Police and Canada Post team up to nab booze and drugs bound for Nunavik
Two-month operation led to $1.8 million worth of illicit alcohol and drugs being seized
A partnership between northern and southern police forces and Canada Post has stopped nearly $1.8 million worth of illegal substances from arriving in Nunavik over the span of two months.
The operation saw the seizure of more than $1 million worth of drugs and $770,000 worth of alcohol during the months of May and October.
The Montreal-based operation involved an investigator and intelligence analyst with the Kativik Regional Police Force and Canada Post inspectors, along with RCMP from Nunavut’s V division and the Aboriginal Combined Forces Special Enforcement Unit.
“The goal of the operation is to reduce the trafficking of illegal substances destined to Nunavik communities,” police chief Jean-Pierre Larose told councillors at the Kativik Regional Government meeting on Nov. 26.
“This operation is also to assist the KRPF with gathering criminal intelligence information to enhance its investigations.”
David Annanack, a regional councillor and the mayor of Kangiqsualujjuaq, said the subject had come up at an all-mayors meeting with Air Inuit the previous week.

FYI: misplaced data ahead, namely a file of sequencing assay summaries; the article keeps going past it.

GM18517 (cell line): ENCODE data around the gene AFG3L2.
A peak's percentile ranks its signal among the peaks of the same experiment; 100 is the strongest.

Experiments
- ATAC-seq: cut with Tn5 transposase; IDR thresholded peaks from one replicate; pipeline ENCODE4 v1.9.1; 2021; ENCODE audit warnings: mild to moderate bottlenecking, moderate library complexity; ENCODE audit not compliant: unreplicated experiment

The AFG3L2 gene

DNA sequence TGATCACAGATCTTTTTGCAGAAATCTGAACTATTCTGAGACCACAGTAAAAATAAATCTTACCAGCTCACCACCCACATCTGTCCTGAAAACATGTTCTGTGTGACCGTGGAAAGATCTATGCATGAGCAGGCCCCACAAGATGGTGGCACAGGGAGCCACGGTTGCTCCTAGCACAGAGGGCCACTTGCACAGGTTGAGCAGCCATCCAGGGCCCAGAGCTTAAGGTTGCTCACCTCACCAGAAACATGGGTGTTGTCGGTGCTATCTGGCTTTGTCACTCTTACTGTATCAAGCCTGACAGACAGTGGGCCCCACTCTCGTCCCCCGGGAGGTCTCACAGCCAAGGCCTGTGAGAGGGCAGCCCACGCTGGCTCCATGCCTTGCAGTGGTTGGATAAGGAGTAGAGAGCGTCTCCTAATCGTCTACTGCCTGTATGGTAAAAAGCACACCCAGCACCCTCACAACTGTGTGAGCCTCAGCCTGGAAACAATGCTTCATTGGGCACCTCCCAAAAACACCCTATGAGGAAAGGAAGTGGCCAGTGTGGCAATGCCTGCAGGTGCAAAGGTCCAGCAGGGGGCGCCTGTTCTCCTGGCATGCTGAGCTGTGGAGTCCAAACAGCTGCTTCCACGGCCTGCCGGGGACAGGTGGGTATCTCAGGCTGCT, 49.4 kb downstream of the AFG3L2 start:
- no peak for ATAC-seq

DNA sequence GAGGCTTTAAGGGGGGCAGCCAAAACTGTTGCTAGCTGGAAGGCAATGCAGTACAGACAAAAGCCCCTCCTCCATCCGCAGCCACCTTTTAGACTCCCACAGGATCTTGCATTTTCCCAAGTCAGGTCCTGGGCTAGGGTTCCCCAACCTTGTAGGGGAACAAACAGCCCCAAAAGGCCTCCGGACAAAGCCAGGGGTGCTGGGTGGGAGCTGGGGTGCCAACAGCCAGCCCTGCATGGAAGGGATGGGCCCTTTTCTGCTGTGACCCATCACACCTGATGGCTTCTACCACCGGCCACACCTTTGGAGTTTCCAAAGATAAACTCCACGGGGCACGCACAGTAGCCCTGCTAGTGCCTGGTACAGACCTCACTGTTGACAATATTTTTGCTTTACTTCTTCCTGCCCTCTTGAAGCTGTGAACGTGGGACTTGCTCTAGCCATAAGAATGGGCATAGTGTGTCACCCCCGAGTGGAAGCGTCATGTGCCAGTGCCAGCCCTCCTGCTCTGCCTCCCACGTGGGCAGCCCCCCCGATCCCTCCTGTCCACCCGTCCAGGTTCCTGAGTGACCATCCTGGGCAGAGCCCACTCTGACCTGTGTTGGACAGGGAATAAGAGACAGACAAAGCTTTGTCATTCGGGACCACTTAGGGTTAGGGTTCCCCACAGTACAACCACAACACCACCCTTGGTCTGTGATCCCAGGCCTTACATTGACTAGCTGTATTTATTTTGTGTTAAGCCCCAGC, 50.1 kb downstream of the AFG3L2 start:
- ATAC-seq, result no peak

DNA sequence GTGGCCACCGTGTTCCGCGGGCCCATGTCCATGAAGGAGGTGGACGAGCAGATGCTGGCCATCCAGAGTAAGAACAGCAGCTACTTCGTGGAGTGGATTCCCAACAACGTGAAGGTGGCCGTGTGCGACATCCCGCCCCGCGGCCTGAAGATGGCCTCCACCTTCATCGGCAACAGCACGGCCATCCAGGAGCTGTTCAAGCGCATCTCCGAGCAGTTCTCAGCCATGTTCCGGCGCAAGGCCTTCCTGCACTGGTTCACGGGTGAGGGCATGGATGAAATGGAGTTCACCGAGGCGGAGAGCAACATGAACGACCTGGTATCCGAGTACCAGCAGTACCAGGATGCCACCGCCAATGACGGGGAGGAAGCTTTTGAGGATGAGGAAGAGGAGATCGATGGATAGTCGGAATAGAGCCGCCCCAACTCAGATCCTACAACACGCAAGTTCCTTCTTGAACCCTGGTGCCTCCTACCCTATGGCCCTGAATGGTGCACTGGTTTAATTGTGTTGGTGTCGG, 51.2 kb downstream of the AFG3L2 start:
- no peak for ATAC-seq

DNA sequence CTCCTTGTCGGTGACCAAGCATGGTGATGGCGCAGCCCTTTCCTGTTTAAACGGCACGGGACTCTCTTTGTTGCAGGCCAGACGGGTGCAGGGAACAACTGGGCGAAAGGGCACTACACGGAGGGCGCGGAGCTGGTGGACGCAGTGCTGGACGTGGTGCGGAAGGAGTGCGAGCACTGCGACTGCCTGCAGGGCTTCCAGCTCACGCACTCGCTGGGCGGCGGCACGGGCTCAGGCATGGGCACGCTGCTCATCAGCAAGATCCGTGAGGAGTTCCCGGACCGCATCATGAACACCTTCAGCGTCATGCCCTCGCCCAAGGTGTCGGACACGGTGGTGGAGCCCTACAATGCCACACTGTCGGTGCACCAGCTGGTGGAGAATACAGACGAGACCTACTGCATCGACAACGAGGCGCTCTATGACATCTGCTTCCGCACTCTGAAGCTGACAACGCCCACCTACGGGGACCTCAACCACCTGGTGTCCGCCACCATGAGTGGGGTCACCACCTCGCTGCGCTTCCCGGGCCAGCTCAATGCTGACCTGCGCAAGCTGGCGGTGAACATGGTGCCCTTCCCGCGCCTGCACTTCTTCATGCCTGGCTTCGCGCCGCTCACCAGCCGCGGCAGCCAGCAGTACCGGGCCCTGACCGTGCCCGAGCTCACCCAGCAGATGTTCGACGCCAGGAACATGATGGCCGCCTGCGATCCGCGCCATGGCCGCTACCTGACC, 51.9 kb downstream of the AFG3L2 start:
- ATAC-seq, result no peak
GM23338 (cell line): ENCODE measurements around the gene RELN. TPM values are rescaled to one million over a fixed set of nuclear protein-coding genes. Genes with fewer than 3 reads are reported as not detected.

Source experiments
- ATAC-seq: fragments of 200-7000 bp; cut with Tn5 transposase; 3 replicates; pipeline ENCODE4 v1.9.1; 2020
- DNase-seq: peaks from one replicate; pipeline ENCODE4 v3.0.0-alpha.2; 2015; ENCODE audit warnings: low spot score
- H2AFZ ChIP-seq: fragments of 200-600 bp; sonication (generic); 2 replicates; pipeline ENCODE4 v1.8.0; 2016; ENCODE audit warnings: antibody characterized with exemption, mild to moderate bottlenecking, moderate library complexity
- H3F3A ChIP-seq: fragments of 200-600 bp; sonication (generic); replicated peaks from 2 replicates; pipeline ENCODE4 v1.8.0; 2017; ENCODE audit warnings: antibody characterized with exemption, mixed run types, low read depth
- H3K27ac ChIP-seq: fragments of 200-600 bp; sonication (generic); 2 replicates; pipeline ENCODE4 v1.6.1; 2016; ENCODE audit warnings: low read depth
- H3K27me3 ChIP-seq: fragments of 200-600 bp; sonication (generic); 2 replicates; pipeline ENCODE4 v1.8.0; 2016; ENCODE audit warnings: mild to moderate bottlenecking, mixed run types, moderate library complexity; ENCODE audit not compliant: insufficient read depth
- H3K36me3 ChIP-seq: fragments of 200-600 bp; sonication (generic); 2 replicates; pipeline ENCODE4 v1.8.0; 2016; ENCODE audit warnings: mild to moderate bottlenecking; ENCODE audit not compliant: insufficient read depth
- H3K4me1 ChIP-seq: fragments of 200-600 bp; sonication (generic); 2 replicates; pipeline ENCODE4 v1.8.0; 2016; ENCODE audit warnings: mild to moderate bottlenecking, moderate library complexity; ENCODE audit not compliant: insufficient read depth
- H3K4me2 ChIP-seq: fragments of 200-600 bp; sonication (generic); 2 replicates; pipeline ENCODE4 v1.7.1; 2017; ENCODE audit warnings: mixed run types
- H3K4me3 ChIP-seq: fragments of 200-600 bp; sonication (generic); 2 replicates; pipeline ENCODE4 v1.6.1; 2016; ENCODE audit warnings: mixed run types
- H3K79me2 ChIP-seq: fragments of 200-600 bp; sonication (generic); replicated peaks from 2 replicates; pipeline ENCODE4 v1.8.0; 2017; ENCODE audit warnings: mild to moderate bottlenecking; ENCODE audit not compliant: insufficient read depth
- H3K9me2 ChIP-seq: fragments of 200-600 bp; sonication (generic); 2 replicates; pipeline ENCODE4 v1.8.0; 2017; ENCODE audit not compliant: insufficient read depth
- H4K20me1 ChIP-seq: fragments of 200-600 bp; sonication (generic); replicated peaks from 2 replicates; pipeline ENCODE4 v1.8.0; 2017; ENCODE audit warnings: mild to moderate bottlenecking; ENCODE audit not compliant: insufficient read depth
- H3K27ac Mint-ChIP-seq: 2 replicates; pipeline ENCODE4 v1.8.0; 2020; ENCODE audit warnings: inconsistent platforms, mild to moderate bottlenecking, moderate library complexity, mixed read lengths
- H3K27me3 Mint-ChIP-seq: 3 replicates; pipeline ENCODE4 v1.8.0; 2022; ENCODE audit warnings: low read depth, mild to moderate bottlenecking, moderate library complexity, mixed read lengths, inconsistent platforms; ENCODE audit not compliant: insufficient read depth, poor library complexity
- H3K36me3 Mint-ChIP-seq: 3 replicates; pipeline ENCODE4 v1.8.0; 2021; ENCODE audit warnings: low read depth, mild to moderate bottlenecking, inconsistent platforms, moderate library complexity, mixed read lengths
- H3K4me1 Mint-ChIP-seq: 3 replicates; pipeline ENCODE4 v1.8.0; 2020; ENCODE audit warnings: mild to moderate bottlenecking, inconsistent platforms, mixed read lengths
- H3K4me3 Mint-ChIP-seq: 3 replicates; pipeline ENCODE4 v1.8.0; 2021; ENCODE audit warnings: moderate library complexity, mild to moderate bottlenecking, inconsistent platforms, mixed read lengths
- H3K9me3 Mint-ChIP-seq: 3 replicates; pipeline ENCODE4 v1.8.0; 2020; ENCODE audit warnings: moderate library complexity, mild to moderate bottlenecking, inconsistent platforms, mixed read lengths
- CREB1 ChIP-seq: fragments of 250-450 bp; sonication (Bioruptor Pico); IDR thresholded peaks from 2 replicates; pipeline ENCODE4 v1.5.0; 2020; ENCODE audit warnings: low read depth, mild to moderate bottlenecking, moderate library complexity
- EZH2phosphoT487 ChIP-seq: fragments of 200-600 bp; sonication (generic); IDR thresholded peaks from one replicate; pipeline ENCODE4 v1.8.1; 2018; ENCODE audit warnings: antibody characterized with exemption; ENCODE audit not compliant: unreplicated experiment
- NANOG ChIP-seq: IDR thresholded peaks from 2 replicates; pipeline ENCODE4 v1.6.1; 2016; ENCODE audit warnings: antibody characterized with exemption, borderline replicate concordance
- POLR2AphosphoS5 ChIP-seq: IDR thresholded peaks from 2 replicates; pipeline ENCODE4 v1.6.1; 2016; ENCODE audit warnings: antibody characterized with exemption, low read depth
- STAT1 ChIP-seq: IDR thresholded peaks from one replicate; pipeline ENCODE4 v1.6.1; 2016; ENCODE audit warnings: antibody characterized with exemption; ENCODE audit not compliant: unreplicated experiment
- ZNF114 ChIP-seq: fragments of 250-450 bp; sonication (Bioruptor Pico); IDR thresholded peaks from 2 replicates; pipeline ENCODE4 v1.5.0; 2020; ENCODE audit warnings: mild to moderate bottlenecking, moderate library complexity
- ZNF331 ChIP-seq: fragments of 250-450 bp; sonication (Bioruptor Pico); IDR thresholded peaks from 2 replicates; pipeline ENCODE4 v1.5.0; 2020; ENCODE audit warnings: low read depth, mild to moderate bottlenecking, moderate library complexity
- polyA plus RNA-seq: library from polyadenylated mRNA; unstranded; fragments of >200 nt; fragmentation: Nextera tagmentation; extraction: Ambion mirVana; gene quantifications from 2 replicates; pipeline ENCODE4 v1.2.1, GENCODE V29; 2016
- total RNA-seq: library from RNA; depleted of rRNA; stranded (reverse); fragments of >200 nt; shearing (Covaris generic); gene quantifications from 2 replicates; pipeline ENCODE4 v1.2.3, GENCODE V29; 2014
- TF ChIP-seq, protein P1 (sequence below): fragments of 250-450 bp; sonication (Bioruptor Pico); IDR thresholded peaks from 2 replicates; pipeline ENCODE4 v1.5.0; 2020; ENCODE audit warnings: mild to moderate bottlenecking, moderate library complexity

That annual gathering, which is hosted by the airline, is meant to provide a chance for the concerns of communities to be brought forward to Air Inuit.
“The people that provide the alcohol and drugs to the communities … it is through the airlines, and we should work together on this,” Annanack said. “We know it will not happen right away, but without discussing it, it will just prolong the problem.”
He said this situation has been going on for far too long and negatively affecting people, especially children.
“As we can see now, the problem is big and we have to deal with this together as organizations,” he said.
Seizures made through Canada Post do not result in charges being laid as the sender is not technically in possession of the substance, said deputy chief of operations Jean-Francois Morin.
“But we are using it for intelligence,” Morin said. “There is work being done behind the scenes.”
On top of what was caught during the Canada Post operation, from January to October, the KRPF seized $427,750 worth of alcohol and $326,997 worth of drugs in Nunavik.
The most common drugs found were marijuana and hash, followed by shatter—a potent cannabis extract. Cocaine, crack and methamphetamine were also collected.
While possession of illegal drugs for the purpose of selling falls under the criminal code, and includes jail time, bootlegging alcohol carries only a fine.
In Nunavik, a bootlegger sees a maximum fine of $300, Larose said. That’s something they’d like to look at amending, he said, as that fine is significantly lower than in other parts of the province.